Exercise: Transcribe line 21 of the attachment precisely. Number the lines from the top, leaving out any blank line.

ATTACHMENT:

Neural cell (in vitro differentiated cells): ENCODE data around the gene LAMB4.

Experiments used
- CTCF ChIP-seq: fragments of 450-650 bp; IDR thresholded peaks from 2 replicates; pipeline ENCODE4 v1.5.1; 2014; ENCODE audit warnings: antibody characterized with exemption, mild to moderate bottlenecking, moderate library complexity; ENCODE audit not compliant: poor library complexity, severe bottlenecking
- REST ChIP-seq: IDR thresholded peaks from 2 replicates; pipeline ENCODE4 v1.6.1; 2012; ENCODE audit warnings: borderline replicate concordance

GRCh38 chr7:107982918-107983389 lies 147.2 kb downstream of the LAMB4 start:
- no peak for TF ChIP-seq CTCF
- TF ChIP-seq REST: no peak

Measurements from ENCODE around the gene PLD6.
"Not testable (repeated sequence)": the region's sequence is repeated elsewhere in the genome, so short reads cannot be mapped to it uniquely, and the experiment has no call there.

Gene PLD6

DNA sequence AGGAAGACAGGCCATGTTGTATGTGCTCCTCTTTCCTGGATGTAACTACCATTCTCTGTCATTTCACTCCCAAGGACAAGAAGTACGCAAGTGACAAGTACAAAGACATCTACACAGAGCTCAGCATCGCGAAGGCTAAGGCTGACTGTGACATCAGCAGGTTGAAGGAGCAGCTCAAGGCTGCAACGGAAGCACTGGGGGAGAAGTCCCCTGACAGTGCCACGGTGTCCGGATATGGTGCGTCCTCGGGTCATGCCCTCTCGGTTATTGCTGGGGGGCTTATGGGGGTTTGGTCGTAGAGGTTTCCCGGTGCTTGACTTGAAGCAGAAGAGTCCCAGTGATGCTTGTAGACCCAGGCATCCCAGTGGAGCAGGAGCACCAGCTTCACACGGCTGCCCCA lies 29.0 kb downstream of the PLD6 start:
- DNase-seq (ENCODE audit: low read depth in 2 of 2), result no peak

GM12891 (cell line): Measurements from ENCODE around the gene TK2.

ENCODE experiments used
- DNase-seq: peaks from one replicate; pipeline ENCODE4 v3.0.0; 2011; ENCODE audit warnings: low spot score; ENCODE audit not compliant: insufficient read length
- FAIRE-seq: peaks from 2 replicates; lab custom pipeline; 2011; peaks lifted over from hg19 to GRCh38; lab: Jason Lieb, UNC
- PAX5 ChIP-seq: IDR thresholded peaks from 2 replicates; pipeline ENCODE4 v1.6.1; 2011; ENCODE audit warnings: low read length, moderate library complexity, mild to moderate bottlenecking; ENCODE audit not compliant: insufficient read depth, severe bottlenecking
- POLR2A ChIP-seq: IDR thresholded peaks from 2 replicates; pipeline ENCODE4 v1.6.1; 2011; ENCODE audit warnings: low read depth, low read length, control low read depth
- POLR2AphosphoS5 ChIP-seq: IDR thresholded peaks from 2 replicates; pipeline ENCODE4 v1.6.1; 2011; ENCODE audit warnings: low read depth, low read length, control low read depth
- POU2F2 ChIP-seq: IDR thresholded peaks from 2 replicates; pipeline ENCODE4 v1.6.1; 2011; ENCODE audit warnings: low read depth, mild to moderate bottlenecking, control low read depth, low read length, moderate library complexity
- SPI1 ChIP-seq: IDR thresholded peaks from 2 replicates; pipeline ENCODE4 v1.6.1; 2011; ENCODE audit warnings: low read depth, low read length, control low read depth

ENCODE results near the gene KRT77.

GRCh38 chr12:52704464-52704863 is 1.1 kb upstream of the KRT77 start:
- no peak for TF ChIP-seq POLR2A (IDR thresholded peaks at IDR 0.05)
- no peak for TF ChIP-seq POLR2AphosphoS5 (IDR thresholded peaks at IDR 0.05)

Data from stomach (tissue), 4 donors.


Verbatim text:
- SPI1 ChIP-seq: IDR thresholded peaks from 2 replicates; pipeline ENCODE4 v1.6.1; 2011; ENCODE audit warnings: low read depth, low read length, control low read depth